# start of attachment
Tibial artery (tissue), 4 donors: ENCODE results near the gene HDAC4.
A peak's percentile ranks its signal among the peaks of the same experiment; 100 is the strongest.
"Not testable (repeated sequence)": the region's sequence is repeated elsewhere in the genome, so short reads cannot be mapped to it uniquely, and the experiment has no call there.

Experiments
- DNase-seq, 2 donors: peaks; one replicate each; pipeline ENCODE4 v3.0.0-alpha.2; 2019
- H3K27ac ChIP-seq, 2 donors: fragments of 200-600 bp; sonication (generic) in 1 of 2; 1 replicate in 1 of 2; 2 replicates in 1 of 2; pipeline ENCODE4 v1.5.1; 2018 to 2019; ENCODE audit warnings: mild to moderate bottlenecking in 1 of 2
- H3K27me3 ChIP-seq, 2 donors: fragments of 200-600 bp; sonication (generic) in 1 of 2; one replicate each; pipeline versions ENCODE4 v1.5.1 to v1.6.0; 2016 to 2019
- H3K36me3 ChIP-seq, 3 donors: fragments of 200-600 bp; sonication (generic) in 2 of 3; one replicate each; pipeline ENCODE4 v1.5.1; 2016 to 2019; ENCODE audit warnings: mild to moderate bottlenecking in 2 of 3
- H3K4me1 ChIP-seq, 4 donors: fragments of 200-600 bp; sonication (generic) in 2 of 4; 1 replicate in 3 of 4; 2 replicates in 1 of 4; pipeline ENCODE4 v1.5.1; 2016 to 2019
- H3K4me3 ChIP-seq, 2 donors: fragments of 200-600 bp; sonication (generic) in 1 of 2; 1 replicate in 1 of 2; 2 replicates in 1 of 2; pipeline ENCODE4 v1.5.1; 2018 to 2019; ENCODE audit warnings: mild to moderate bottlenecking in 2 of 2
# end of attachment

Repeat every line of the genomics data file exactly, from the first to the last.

Tibial artery (tissue), 4 donors: ENCODE results near the gene HDAC4.
A peak's percentile ranks its signal among the peaks of the same experiment; 100 is the strongest.
"Not testable (repeated sequence)": the region's sequence is repeated elsewhere in the genome, so short reads cannot be mapped to it uniquely, and the experiment has no call there.

Experiments
- DNase-seq, 2 donors: peaks; one replicate each; pipeline ENCODE4 v3.0.0-alpha.2; 2019
- H3K27ac ChIP-seq, 2 donors: fragments of 200-600 bp; sonication (generic) in 1 of 2; 1 replicate in 1 of 2; 2 replicates in 1 of 2; pipeline ENCODE4 v1.5.1; 2018 to 2019; ENCODE audit warnings: mild to moderate bottlenecking in 1 of 2
- H3K27me3 ChIP-seq, 2 donors: fragments of 200-600 bp; sonication (generic) in 1 of 2; one replicate each; pipeline versions ENCODE4 v1.5.1 to v1.6.0; 2016 to 2019
- H3K36me3 ChIP-seq, 3 donors: fragments of 200-600 bp; sonication (generic) in 2 of 3; one replicate each; pipeline ENCODE4 v1.5.1; 2016 to 2019; ENCODE audit warnings: mild to moderate bottlenecking in 2 of 3
- H3K4me1 ChIP-seq, 4 donors: fragments of 200-600 bp; sonication (generic) in 2 of 4; 1 replicate in 3 of 4; 2 replicates in 1 of 4; pipeline ENCODE4 v1.5.1; 2016 to 2019
- H3K4me3 ChIP-seq, 2 donors: fragments of 200-600 bp; sonication (generic) in 1 of 2; 1 replicate in 1 of 2; 2 replicates in 1 of 2; pipeline ENCODE4 v1.5.1; 2018 to 2019; ENCODE audit warnings: mild to moderate bottlenecking in 2 of 2